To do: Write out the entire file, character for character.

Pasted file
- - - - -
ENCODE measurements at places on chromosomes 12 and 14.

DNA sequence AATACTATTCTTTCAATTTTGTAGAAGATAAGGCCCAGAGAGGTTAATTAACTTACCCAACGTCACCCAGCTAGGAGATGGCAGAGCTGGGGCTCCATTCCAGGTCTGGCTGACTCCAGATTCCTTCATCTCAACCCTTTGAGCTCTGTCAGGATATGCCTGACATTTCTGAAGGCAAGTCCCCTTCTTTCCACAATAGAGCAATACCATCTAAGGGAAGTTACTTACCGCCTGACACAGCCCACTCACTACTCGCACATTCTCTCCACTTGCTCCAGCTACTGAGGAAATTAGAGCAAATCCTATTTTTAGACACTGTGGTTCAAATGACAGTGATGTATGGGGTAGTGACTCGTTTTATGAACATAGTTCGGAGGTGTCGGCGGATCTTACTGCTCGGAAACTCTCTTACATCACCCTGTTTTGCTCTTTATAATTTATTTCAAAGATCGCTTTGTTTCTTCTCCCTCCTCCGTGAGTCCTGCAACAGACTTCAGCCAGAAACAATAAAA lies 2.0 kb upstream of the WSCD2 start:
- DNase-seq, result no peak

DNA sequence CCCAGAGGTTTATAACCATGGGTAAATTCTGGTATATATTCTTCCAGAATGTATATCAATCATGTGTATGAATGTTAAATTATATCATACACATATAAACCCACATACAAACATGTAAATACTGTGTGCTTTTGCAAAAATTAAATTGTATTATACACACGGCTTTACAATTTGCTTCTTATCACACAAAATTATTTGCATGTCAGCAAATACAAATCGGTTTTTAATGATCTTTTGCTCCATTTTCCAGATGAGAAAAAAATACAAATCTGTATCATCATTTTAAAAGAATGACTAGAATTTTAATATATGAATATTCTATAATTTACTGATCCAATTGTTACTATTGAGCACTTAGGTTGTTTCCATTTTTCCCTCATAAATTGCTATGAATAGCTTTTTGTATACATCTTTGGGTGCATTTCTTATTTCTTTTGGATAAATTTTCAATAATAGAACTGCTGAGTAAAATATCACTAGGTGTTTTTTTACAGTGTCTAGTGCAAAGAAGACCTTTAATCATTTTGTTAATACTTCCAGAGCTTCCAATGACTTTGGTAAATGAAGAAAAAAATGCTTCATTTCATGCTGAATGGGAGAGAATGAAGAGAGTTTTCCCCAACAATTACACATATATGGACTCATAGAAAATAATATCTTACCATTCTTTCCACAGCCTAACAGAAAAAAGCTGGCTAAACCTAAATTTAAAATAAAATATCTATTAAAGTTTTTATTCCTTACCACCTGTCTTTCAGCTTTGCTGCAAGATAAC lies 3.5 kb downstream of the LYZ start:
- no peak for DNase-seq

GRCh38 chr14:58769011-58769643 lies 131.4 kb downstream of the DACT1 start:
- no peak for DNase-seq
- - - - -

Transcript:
ENCODE measurements at places on chromosomes 12 and 14.

DNA sequence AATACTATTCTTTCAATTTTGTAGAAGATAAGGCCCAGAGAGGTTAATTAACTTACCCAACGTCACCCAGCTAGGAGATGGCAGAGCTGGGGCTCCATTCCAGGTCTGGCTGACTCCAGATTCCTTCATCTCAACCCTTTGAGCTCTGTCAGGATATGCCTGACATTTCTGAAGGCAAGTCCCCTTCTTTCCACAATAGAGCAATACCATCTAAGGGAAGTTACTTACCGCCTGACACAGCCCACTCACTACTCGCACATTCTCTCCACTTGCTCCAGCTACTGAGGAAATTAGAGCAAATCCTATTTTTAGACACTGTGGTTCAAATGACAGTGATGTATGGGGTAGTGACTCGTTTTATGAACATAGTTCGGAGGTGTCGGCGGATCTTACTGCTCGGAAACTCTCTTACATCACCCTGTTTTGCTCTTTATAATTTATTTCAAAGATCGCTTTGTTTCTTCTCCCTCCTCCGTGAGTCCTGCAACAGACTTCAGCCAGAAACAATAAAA lies 2.0 kb upstream of the WSCD2 start:
- DNase-seq, result no peak

DNA sequence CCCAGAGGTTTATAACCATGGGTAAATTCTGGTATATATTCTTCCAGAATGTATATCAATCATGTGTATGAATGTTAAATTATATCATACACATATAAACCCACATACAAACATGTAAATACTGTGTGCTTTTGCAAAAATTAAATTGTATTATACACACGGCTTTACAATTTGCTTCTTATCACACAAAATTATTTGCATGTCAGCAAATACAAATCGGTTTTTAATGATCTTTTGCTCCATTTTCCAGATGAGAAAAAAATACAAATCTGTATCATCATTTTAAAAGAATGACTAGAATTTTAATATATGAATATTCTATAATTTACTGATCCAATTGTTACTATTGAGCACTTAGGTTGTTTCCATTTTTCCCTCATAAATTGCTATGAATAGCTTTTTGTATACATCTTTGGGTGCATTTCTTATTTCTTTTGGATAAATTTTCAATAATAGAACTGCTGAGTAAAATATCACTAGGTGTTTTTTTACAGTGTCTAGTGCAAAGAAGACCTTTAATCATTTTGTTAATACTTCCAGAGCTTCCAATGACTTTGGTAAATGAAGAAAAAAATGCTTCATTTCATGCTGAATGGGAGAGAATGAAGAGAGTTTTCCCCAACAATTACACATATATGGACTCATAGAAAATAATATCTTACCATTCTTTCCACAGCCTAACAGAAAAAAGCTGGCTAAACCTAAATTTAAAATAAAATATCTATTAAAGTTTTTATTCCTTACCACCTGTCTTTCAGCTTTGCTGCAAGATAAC lies 3.5 kb downstream of the LYZ start:
- no peak for DNase-seq

GRCh38 chr14:58769011-58769643 lies 131.4 kb downstream of the DACT1 start:
- no peak for DNase-seq